Asakusa area is known for keeping the old edo (former name of Tokyo) or the traditional neighborhood. I was able to book a capsule hotel that is 10 minutes away from Sensoji, a Buddhist temple which is the main attraction. There are maps available in the Tourist Information Center but I was lucky to have a guide while exploring Asakusa.
The Kaminarimon or Thunder Gate is the first large entrance that leads to Sensoji Temple. According to my guide, the gate is named from the two guardians - God of Thunder (Raijin) and Wind (Fujin).
|The red giant lantern is a very familiar symbol of Japan|
|I've shopped til I dropped at Nakamise-dori|
Before walking to the main temple, I noticed the standing red metal rods with pieces of papers knotted around it. It turned out to be the fortunes of the temple visitors from Omikuji. Of course, I had to try it myself. I had to put 100 yen coin into the slot, pick up the metal Omikuji container, shake it and get one of the fortune sticks. The stick has a corresponding number and I had to find the drawer with the same number. My fate is from the paper that I'll choose inside that drawer. If its a good fortune, I can keep the paper. Unfortunately, it was bad fortune for me, so I ended up tying the paper on the Omikuji rod! I asked my guide if I can pick again but she said that it should be done once a day, oh well I am the master of my destiny! =))
|Metal rods and knotted papers - goodbye bad fortune!|
Before entering the main temple, we need to "purify" ourselves. My guide provided the incense sticks that we used to bathe ourselves in smoke. Basically, we thrust the incense sticks on the huge bronze incense burner located in front of the main hall. By doing this, smoke covers our hands and faces and it signifies the smoke warding of illnesses before we climb the stairs to offer our prayers.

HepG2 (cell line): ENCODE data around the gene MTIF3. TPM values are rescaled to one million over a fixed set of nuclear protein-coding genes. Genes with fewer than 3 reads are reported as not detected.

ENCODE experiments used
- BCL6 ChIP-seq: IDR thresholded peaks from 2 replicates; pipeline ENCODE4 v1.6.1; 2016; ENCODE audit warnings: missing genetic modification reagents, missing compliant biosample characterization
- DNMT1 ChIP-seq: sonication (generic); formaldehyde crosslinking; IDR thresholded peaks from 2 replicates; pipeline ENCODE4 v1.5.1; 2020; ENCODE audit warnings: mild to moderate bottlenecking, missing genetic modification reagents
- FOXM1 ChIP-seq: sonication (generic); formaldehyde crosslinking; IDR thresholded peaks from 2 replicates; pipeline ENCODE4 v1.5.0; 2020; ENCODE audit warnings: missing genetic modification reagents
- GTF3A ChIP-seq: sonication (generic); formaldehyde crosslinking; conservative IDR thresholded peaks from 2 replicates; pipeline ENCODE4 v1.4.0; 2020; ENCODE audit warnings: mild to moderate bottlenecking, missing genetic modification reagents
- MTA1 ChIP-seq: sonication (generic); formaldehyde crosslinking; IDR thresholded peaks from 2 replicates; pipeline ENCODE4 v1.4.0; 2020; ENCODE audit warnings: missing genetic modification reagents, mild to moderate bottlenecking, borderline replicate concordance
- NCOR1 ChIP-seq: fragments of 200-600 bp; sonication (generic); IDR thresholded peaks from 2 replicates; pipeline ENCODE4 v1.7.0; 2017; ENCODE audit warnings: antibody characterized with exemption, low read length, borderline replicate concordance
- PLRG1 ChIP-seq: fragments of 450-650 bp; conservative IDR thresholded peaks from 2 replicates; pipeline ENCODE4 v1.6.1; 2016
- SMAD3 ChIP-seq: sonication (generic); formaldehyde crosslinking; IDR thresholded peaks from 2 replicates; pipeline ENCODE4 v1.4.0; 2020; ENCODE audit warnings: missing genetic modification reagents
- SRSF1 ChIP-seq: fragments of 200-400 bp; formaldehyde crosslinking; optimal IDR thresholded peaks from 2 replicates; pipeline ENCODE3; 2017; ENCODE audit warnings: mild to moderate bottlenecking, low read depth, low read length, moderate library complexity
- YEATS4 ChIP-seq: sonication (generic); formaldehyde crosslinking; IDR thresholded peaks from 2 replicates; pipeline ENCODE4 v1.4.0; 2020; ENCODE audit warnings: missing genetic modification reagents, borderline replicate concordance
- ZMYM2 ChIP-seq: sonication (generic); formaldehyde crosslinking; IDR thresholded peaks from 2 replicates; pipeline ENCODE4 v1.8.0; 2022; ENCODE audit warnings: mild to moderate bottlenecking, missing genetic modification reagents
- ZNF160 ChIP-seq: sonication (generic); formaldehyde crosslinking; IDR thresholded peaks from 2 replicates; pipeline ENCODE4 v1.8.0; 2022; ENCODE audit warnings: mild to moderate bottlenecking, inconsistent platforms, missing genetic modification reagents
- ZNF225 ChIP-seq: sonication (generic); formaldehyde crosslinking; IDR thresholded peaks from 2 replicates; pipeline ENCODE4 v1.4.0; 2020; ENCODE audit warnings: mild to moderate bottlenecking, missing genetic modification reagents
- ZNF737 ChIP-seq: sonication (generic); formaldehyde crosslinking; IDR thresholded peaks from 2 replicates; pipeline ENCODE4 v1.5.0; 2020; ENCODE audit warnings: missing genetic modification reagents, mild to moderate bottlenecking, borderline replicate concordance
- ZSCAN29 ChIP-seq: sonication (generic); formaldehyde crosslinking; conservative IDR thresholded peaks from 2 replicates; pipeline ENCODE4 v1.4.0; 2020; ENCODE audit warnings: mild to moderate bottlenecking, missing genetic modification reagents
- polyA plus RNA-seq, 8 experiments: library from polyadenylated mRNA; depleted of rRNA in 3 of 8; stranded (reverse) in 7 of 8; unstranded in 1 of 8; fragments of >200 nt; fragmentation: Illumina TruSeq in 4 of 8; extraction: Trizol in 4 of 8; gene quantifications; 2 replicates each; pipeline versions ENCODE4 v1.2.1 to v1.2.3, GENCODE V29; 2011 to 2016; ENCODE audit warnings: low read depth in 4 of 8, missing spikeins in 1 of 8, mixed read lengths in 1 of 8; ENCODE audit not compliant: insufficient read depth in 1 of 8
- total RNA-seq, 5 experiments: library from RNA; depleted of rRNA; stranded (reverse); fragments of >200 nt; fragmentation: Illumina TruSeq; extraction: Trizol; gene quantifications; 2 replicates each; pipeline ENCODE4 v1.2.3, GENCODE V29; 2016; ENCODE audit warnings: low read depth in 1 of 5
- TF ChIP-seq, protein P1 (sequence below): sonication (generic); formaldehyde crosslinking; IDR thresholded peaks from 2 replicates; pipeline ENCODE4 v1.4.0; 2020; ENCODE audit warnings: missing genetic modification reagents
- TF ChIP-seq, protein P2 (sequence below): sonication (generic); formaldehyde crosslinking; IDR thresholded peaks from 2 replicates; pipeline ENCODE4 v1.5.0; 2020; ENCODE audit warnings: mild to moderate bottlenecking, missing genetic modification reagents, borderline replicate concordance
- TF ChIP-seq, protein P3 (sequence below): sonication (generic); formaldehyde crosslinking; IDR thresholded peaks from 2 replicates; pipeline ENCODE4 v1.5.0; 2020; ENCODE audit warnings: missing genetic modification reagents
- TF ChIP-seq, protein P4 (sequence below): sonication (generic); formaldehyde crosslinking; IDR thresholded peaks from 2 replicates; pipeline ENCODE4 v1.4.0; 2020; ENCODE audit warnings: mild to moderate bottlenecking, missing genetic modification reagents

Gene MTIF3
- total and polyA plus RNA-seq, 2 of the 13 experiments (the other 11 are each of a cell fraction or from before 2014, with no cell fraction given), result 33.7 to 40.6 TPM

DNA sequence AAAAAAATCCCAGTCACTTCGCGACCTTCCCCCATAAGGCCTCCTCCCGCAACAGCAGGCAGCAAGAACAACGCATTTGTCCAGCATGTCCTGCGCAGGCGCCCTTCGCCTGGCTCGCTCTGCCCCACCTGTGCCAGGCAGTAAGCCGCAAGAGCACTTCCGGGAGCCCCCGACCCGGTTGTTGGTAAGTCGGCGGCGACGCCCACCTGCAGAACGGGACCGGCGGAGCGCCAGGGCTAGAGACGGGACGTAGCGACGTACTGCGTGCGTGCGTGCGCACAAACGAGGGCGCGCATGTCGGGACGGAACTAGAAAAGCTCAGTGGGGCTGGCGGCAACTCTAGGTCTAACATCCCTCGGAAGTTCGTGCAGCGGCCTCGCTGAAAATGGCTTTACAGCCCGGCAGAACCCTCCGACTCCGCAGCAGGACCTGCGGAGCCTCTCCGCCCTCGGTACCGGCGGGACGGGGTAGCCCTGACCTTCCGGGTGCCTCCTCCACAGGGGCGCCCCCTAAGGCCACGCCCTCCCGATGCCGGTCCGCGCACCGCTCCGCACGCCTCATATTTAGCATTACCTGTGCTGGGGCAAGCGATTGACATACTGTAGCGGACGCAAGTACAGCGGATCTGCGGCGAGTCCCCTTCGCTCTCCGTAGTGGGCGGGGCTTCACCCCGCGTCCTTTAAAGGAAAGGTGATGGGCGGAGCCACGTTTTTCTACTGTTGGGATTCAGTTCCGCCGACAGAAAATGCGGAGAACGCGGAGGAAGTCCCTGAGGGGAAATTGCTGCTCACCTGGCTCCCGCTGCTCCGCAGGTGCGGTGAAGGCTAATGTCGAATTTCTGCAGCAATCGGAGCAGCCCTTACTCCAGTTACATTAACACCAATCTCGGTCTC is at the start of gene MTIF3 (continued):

|Bathe with smoke|
Every temple or shrine in Japan has a small fountain that is used for another type of ritual to purify. I held the ladle using my right hand to pour the water over my left hand. I switched the ladle to my left hand and poured the water over my right hand. I switched the ladle to my right hand again, then poured the water in my left hand, drank it, swished it on my mouth before spiting it to the ground. The last step is tilting the handle perpendicularly so that the water will run down the ground and clean the ladle before placing it back.
|Washing of mouth and hand|
|Finally, we're ready to enter Sensoji temple|
I've known Kumi through the Tokyo Free Guide site and it was a great decision to go to Asakusa with her. Asakusa can be easily explored by foot but without Kumi, I would've missed out on those purification ceremonies and trivias. She certainly, made the walking tour very educational but fun!
|With my guide, Kumi from Tokyo Free Guide|
I've spent several days exploring the Asakusa area. My second guide, Chiaki, booked a Kimono/Yukata rental for me on this store found on Dempoin Dori.
I felt like a royalty while dressing up because 2 Japanese aunts were helping me out in wearing my yukata. I originally intended to wear a Kimono but since its spring and the weather is warm, they recommended a Yukata. The main difference is that a Kimono is made of silk while a Yukata is made of cotton. First, they asked me to wear the socks because it will be hard to bend later. Then they helped me in wearing the "juban", a white cotton top and skirt. They carefully put on the kimono, its always "right side over left" for both men and women. I was just standing the whole time while spreading my arms on the sides. They adjusted the length of the kimono so that it ends on my ankle before finally tying the "koshi himo belt". They also styled my hair and let me pick a bag.
|Pink flower to match my Sakura Yukata|
|Sakura girl =))|